Learn more click here.

Tuesday, November 18, 2008

Sue Scheff: About.com Parenting Teens Today


About.com: Teens by Denise Witmer offers a wealth of information for parents dealing with today's teens. Take a moment to learn more!


Denise D. Witmer has been a "professional parent" at the Masonic Childrens Home in Elizabethtown, Pa. She worked in the adolescent buildings from May 1988 - September 1997 and again from May 2003 - July 2006. She was very active in the teen development and independent living programs.


She is the author of the book, The Everything Parent's Guide to Raising a Successful Child: All You Need to Encourage Your Child to Excel at Home and School. Her advice has also been featured in US News and World Report, Better Homes and Garden's Raising Teens Magazine, and USA Today online and has been referenced in several books for parents of teens, including Surviving Ophelia.

Saturday, November 15, 2008

Sue Scheff: National Teen Runaway Prevention Month



Welcome to the National Runaway Switchboard



Between 1.6 and 2.8 million youth run away in a year. Our mission at the National Runaway Switchboard is to help keep America’s runaway and at-risk youth safe and off the streets. Our services are provided in part through funding from Family and Youth Services Bureau in the Administration for Children and Families, U.S. Department of Health and Human Services.

Call 1-800-RUNAWAY if you are a teenager who is thinking of running from home, if you have a friend who has run and is looking for help, or if you are a runaway ready to go home through our Home Free program. Call if you are a teacher looking for information to pass along to your students about alternatives to running from home.

Call if you care about a youth and want information on how you can help someone who may be at risk of running from home.

Our 24-hour crisis line has an experienced front-line team member ready to help you now. It’s anonymous, confidential and free. 1-800-RUNAWAY.

Friday, November 14, 2008

Sue Scheff: Teens Skipping School - Teen Truancy


Truancy is a term used to describe any intentional unauthorized absence from compulsory schooling. Children in America today lose over five million days of their education each year through truancy. Often times they do this without the knowledge of their parents or school officials. In common usage the term typically refers to absences caused by students of their own free will, and usually does not refer to legitimate "excused" absences, such as ones related to a medical condition. It may also refer to students who attend school but do not go to classes. Because of this confusion many schools have their own definitions, and as such the exact meaning of the term itself will differ from school to school and district to district. In order to avoid or diminish confusion, many schools explicitly define the term and their particular usage thereof in the school's handbook of policies and procedures.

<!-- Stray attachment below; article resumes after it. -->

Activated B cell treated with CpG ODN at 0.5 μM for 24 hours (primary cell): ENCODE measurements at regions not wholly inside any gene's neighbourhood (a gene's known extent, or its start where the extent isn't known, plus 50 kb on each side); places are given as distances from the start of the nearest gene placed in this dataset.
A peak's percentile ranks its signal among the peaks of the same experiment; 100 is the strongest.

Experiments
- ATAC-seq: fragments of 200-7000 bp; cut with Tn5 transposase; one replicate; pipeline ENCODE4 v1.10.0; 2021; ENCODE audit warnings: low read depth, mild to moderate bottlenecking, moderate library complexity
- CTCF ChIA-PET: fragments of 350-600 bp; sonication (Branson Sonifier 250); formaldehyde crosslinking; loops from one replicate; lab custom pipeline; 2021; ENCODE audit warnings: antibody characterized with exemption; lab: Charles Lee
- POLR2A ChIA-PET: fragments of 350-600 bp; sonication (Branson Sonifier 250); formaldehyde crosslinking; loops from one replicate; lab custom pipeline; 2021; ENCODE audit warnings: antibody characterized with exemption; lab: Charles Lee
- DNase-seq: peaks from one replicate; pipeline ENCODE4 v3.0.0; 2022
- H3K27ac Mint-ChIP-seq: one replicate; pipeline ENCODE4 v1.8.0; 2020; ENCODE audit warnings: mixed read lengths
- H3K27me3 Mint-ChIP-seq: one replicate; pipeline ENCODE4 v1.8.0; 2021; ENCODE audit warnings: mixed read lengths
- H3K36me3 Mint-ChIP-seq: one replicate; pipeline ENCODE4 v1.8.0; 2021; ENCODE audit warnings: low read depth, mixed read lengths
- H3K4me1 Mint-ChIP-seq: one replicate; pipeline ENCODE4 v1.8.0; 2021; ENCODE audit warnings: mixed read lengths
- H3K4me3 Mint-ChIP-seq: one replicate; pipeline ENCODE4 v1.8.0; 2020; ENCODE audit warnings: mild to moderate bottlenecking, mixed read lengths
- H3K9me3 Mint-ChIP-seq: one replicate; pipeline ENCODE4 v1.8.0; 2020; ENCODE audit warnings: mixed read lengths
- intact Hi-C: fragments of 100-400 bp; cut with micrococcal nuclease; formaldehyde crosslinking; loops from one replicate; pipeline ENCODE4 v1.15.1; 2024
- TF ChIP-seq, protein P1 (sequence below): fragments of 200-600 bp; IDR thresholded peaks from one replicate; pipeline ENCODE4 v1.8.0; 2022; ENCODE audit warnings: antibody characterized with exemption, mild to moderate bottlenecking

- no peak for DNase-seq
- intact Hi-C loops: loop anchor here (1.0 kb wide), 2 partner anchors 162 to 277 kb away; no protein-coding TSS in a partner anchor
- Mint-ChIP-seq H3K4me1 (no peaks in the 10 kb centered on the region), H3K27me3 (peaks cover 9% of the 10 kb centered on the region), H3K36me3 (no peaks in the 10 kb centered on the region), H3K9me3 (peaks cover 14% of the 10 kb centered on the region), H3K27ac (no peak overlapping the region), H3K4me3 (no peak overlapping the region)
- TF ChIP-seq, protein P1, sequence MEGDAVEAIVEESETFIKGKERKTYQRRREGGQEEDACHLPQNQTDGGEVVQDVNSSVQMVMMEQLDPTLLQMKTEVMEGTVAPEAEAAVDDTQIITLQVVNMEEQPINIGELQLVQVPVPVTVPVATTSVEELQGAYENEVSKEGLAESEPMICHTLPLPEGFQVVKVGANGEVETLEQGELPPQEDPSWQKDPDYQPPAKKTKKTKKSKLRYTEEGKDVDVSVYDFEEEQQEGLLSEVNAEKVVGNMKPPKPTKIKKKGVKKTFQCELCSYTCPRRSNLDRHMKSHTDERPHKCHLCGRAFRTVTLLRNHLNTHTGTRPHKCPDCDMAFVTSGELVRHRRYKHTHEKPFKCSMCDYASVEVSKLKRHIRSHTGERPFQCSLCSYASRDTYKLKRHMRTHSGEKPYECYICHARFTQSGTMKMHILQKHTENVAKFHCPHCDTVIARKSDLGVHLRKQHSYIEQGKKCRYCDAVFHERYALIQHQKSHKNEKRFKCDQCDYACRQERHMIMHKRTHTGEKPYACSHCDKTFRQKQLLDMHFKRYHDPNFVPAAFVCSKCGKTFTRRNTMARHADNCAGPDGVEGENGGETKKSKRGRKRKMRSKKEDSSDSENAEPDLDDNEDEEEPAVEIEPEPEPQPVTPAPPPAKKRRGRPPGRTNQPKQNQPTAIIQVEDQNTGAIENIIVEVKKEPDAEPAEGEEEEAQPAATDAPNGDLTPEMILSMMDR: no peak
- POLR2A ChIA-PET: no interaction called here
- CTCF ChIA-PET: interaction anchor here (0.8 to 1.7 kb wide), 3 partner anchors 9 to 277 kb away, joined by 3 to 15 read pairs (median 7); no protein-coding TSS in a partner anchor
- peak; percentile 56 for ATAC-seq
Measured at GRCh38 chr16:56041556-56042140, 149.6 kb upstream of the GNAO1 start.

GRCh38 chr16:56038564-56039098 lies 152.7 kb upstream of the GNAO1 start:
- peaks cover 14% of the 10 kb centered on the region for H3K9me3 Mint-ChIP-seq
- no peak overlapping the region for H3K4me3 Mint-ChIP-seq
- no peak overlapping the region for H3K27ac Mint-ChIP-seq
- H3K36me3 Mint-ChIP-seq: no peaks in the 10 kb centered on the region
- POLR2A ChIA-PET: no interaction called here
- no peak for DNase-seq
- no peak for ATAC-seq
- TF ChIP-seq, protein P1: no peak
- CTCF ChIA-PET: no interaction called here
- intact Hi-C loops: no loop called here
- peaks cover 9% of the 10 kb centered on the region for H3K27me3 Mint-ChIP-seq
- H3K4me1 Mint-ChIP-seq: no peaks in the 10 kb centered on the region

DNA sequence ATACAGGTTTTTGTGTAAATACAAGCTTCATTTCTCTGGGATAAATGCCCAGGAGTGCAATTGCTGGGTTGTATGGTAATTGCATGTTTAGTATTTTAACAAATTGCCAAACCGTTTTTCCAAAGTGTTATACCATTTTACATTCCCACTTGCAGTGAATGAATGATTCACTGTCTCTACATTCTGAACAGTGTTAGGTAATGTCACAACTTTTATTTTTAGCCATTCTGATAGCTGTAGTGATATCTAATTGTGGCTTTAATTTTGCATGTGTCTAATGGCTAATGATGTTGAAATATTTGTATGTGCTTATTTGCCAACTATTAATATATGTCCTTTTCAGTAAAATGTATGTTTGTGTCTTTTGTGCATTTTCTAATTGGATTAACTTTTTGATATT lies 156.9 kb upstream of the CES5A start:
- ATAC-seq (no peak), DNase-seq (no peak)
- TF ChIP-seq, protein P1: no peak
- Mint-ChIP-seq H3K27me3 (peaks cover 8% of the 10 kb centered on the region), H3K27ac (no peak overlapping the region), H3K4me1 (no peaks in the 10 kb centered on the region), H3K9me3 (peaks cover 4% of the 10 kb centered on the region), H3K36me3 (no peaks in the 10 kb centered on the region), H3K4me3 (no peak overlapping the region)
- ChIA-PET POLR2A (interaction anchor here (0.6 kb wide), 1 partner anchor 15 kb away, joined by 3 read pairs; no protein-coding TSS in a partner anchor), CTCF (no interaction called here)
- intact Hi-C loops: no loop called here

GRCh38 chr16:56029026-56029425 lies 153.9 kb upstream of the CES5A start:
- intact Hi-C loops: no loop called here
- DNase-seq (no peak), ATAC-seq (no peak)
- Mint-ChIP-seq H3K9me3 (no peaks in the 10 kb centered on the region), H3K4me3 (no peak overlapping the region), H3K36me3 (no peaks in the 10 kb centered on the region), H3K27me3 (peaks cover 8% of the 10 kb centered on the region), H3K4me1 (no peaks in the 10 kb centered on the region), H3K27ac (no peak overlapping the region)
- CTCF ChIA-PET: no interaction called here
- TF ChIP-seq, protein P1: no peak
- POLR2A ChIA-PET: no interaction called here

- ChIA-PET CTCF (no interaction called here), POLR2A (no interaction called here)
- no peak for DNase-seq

In many instances truancy is the term referring to an absence associated with the most brazen student irresponsibility and results in the greatest consequences.Many educators view truancy as something much more far reaching than the immediate consequence that missed schooling has on a student's education. Truancy may indicate more deeply embedded problems with the student, the education they are receiving, or both. Because of its traditional association with juvenile delinquency, truancy in some schools may result in an ineligibility to graduate or to receive credit for class attended, until the time lost to truancy is made up through a combination of detention, fines, or summer school. This can be especially troubling for a child, as failing school can lead to social impairment if the child is held back, economic impact if the child drops out or cannot continue his or her education, and emotional impact as the cycle of failure diminishes the adolescent's self-esteem.

Sunday, November 9, 2008

Sue Scheff: PE4Life - Building Healthy Student Bodies One at a Time


PE4life offers the unique ability to transform the lives of students, teachers, schools, and communities by providing knowledge and expertise through our Program Support and Service Packages.
Visit http://www.pe4life.org/index.cfm for more valuable information.

Friday, November 7, 2008

Sue Scheff: Inhalant Abuse - Learn More


Welcome to the Alliance for Consumer Education's (ACE) inhalant abuse prevention site! ACE is a nonprofit organization dedicated to advancing community health and well-being.
Did you know 1 in 5 children will abuse inhalants by the 8th grade?


Inhalant abuse refers to the deliberate inhalation or sniffing of fumes, vapors or gases from common household products for the purpose of "getting high".


This site is designed to assist you in learning more about inhalant abuse prevention and giving you tools to help raise the awareness of others. While here be sure to check out our free printable resources, and post any comments or questions on ACE’s community message board.

Tuesday, November 4, 2008

(Sue Scheff) These Moms Know Best


These Moms Know Best is a website that combines parenting with great insight and ideas for moms!


As a parent, do you and your teenager have challenging mornings on school days? Are you wondering what you can do to help make your school mornings less stressful? Here are 6 tips to help you and your teenager experience a stress free school morning.